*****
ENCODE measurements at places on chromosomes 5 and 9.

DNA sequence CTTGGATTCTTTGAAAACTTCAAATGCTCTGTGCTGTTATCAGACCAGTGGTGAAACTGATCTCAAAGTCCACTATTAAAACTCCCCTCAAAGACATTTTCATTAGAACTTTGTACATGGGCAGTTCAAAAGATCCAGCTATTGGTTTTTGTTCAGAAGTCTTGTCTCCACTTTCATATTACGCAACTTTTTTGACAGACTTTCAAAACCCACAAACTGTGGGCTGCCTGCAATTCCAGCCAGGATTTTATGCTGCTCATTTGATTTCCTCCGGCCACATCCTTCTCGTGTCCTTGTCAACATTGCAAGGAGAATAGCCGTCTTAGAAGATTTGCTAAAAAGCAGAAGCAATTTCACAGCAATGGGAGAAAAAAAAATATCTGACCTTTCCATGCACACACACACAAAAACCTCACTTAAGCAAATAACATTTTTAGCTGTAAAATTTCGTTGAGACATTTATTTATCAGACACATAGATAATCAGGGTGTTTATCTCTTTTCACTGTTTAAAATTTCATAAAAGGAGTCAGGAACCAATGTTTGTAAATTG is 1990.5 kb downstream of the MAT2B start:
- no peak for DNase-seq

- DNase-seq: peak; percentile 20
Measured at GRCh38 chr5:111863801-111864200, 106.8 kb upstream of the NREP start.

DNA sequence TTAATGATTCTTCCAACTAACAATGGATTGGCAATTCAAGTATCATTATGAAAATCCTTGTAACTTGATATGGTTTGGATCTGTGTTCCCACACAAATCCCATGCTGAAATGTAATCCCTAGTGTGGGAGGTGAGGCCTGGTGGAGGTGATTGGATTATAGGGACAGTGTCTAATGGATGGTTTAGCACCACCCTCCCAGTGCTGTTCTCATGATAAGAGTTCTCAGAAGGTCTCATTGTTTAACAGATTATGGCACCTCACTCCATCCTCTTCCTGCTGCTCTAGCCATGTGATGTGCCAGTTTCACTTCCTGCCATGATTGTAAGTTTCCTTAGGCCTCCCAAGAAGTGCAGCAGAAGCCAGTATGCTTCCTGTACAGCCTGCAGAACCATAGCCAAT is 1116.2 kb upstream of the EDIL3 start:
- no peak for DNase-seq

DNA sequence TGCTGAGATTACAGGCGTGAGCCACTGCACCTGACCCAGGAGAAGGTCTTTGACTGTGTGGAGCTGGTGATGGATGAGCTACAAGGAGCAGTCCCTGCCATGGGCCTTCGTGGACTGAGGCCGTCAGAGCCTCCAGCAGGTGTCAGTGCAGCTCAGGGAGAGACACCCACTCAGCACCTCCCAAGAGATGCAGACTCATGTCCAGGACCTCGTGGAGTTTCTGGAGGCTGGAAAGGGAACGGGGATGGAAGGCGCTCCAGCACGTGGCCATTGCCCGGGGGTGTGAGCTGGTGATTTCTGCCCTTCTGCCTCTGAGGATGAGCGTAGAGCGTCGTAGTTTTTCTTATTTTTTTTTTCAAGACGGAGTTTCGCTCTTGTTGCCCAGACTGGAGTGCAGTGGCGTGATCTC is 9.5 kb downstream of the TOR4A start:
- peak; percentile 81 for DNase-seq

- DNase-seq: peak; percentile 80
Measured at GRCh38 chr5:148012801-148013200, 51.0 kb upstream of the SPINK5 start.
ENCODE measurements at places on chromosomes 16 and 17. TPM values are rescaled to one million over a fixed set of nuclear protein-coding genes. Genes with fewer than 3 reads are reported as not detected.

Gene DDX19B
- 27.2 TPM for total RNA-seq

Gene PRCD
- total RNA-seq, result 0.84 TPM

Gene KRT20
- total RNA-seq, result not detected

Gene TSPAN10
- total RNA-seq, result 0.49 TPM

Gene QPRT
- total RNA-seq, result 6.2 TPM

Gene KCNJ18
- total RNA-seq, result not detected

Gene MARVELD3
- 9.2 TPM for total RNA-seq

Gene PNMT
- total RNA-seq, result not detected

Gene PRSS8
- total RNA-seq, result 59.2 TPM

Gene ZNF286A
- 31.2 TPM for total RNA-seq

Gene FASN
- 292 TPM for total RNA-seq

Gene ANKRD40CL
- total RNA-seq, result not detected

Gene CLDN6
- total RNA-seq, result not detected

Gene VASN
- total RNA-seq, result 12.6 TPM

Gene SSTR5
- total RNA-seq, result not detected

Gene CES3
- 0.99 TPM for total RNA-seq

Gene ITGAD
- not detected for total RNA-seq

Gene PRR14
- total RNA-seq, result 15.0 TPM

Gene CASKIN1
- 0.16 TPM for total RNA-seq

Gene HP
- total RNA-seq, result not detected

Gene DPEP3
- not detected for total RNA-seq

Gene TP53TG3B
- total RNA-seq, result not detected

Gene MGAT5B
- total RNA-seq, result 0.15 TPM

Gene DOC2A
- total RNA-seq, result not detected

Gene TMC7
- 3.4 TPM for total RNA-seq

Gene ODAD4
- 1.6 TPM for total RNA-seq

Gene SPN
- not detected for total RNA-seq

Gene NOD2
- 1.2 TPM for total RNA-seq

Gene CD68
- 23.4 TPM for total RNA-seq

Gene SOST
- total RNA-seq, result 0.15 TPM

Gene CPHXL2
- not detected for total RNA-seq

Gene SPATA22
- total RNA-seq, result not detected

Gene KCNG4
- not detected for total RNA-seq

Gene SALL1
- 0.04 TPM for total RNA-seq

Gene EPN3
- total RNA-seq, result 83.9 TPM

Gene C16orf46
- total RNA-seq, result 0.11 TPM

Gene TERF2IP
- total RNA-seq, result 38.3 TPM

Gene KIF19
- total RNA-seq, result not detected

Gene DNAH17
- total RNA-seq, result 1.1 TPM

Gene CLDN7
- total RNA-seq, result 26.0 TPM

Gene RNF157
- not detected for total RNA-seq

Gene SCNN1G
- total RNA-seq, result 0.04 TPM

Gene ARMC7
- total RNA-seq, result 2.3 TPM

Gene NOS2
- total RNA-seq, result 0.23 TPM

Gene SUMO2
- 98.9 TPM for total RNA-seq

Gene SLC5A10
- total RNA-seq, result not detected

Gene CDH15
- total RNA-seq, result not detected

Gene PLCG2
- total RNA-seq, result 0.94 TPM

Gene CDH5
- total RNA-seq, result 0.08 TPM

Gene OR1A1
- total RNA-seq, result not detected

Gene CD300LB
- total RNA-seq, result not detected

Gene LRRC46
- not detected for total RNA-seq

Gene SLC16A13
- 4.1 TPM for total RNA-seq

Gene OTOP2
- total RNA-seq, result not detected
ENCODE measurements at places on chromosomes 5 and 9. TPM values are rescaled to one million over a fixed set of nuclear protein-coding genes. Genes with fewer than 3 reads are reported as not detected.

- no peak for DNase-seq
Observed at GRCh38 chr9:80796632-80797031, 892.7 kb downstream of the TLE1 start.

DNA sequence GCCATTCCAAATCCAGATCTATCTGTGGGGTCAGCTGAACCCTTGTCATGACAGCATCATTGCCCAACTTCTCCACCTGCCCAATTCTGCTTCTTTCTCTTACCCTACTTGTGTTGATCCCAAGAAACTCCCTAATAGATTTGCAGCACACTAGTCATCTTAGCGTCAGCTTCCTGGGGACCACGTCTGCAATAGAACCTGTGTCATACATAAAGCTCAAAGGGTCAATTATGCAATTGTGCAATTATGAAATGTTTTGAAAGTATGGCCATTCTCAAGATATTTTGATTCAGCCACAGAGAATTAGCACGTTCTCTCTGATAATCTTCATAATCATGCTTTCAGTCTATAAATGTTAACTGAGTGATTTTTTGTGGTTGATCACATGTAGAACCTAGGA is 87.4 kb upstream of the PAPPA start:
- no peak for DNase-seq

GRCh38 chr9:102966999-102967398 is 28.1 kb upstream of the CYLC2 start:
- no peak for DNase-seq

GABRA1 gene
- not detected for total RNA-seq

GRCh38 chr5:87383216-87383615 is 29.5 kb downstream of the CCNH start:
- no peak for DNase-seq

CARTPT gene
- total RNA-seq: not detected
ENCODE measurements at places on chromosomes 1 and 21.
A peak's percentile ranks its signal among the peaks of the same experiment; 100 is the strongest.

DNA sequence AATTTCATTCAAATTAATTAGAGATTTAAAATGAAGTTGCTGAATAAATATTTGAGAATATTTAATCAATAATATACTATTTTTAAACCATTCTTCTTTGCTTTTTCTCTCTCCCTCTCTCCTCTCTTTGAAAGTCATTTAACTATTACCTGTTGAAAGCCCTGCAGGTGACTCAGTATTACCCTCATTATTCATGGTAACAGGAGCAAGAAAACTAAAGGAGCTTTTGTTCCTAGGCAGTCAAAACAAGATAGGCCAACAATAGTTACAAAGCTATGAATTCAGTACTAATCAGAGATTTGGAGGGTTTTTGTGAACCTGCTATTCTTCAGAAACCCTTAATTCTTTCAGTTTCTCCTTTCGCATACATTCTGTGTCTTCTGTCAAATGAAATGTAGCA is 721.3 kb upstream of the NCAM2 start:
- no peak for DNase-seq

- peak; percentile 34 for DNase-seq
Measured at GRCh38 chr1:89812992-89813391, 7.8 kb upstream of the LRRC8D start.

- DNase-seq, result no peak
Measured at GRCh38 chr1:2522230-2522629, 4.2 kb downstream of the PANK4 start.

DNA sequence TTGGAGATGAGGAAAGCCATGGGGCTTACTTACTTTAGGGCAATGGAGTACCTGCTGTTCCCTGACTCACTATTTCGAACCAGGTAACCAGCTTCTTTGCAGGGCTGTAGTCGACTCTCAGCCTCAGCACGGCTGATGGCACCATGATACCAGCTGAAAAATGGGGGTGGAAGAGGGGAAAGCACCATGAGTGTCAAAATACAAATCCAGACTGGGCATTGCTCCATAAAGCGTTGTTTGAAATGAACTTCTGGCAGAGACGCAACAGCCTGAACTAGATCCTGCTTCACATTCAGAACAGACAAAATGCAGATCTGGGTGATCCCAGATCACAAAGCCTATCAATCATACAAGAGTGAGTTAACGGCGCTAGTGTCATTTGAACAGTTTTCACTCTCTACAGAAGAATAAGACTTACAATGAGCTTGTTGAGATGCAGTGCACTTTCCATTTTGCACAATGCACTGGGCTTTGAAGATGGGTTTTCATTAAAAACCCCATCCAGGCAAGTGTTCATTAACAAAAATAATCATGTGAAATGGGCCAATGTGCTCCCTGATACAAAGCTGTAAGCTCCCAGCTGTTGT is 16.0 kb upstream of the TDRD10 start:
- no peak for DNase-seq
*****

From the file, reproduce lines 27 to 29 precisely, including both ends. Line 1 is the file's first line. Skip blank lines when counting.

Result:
Gene PNMT
- total RNA-seq, result not detected

Gene PRSS8